As the coronavirus continues to spread across the U.S. this week, thousands of people are unexpectedly working from home and canceling trips. This new focus on staying local could translate into a sales boost for some retailers in coming months.
Daniel Carlson, co-owner of Likelihood, a sneaker destination in the Capitol Hill area of Seattle, said the sneaker store has recently seen a 20% dip in foot traffic, a ripple effect of the virus. But of those visitors who are shopping, more are buying, he noted.
Microsoft, Amazon and Expedia and other Seattle area companies have directed their employees to work from home as the coronavirus hits the region hard. Carlson, who also sells gifts, has seen some of these consumers come into the store to browse its selection of picks and buy items such as candles.
Still, the store owner lamented the cancellation of Emerald City Comic Con, which had been slated for this week, and other events that could have driven more people into the store. “We get famous gamers up here because the Capitol Hill [area] is popular,” he said. “The convention center is just down the hill toward downtown.”
For Colburn Shoe Store in Belfast, Maine, a 90-minute drive from Acadia National Park, owner Colby Horne said the store could see an uptick in business this summer as tourists opt for vacations closer to home.
“I see the possibility for us being impacted positively in our area where you have to get here by car,“ he said. “You can’t fly in easily. You have to take your personal vehicle. [Folks who have further-flung] vacations cancelled [might] say, ‘I hear the coast of Maine is great in the summer and we’ll take a ride up there.’ I see the opportunity for us to capitalize on the [situation].”
Stores with locations near national parks could benefit overall, according to HotelPlanner, a provider of online group hotel bookings and event management services. “We’re paying close attention to sites like Yosemite, Grand Canyon and Yellowstone [because] we are forecasting that National Parks will be big winners this summer, said Tim Hentschel, CEO of HotelPlanner. “People are generally wanting to stay away from the major crowds but also want to take advantage of the low cost of travel right now. We are predicting many last-minute bookings.”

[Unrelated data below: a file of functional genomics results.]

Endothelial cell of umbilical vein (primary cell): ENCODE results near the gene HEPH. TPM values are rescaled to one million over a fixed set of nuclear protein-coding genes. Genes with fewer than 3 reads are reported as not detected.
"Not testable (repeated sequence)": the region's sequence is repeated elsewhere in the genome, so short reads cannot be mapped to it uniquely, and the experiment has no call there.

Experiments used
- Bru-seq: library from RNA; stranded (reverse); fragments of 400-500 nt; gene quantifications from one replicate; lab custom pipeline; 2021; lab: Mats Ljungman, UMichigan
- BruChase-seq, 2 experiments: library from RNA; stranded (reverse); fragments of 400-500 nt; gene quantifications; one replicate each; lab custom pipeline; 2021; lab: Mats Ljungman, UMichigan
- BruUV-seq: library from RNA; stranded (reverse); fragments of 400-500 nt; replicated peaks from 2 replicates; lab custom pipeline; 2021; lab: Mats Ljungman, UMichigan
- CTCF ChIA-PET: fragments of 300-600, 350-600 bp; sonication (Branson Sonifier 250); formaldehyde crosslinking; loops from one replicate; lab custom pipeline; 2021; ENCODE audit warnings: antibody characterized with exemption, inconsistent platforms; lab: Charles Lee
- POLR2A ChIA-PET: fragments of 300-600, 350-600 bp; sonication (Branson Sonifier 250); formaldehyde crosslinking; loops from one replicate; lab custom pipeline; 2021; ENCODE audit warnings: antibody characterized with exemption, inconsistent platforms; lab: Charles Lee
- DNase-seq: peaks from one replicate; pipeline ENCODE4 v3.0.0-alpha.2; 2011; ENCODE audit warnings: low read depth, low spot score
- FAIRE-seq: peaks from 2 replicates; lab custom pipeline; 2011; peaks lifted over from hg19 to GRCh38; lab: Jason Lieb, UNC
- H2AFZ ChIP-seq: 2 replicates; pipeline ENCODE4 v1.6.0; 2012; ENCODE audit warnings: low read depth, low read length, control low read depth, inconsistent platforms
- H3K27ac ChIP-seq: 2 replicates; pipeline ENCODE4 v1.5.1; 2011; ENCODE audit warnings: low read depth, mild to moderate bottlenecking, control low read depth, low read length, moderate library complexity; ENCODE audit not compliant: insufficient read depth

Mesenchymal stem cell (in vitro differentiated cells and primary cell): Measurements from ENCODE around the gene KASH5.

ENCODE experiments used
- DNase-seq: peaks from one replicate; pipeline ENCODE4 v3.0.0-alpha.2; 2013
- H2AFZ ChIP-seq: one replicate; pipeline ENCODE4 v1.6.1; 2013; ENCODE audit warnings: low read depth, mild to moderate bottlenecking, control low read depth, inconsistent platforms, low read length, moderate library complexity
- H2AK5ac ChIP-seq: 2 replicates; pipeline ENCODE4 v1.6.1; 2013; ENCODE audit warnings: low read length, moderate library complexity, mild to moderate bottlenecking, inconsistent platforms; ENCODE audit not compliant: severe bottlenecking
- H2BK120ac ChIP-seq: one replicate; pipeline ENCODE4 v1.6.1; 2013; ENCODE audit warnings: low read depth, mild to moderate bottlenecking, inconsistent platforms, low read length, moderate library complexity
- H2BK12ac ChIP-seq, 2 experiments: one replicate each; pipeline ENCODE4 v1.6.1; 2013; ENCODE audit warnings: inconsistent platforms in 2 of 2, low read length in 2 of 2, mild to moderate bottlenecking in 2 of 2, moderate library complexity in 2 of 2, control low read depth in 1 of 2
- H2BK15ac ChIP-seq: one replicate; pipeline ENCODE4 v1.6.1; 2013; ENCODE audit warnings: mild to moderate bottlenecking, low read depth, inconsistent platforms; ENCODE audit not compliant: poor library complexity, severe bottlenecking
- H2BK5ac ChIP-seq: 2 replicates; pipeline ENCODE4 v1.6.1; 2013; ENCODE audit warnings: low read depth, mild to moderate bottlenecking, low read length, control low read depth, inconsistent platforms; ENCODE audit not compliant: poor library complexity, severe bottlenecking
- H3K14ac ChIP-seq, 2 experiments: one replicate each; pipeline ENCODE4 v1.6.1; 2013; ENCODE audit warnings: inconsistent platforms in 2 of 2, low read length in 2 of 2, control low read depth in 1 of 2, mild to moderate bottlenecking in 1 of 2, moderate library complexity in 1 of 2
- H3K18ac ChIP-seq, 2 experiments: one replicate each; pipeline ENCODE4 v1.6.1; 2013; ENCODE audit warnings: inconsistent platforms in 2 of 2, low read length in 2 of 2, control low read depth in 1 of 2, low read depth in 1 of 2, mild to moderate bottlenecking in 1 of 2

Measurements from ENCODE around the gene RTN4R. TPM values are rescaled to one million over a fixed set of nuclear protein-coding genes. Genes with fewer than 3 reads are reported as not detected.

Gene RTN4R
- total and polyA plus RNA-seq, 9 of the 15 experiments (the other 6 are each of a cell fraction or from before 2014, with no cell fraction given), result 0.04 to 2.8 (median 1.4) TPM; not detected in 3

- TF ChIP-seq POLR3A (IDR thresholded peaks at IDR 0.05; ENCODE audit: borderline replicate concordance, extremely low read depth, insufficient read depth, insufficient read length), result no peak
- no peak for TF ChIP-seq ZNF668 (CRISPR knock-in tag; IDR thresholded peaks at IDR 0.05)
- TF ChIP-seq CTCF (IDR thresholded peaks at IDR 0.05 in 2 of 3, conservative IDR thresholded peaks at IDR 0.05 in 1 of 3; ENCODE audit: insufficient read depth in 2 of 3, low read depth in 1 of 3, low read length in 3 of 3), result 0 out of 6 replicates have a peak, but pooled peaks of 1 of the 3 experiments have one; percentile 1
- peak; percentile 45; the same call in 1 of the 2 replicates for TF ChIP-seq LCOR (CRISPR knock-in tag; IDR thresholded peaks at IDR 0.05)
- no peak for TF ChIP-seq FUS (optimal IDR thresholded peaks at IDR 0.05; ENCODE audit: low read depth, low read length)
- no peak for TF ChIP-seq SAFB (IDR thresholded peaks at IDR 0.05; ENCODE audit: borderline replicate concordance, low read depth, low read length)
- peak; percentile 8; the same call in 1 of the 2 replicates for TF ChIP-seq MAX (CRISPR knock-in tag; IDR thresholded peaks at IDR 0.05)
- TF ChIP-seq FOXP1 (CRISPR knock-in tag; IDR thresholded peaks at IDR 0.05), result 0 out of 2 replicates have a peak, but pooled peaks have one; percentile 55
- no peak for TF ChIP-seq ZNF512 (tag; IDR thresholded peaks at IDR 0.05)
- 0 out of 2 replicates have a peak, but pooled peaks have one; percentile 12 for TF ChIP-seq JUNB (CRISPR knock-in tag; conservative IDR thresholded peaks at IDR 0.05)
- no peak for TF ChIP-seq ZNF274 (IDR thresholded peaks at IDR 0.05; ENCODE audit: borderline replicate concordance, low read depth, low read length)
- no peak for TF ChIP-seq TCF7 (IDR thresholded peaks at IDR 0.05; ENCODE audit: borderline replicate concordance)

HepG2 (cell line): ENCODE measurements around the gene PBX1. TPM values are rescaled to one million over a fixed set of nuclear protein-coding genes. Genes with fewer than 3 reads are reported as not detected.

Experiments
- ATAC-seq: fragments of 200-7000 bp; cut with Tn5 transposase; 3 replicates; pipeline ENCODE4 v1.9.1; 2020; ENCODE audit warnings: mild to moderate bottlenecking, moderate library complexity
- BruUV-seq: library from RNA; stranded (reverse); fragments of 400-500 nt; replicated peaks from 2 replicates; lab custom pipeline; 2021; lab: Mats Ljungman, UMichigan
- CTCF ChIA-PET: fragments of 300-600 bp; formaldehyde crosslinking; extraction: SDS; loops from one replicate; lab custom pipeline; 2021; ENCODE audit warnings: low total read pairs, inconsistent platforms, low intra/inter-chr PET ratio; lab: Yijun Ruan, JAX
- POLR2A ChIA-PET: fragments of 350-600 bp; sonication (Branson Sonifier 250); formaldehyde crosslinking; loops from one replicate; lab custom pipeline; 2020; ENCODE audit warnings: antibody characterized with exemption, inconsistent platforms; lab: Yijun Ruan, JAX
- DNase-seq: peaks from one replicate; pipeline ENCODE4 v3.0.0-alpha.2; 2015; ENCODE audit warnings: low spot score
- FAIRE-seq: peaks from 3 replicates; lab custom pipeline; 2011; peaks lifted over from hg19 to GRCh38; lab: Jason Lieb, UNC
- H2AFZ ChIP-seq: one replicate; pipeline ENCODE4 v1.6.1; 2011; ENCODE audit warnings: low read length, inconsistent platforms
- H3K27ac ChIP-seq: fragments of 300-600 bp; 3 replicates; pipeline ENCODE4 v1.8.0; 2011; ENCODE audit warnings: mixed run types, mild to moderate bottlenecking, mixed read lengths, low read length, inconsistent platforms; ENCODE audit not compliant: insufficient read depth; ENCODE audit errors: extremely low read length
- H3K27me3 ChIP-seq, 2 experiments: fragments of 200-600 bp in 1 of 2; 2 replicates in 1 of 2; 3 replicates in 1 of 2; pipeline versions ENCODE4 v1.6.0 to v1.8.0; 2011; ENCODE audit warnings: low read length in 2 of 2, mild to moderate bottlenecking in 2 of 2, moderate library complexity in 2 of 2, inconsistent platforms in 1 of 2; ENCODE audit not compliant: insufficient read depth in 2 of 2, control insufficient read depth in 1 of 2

While some people might be fearful of crowds, others seem undeterred at least for now.
In Orlando, for example, Disney World — the most visited theme park in the world — is operating as usual. But retailers predict that things could change in the coming months. Already, McDonald’s has turned its worldwide convention, set for April in Orlando, into an online event.
“With what’s happened in China and Disneyland there, and the quarantines in Italy, we’re figuring it’s a matter of time before something happens here,” said Anoop Dani, owner of That Shoe Store & More in Orlando, Fla. “We have not seen much of a decrease as of yet. It’s [uncertain] going forward. It a light switch that will possibly be turned off.”
According to Ethan Chernofsky, VP of Marketing of Placer.ai, while the coronavirus is having an impact across the board, there isn’t a one-size-fits-all effect.
The major takeaway is that there won’t be a single blanket impact on the entire retail landscape. Instead, it will likely produce consequences that range by region, industry and other factors, Chernofsky concluded.
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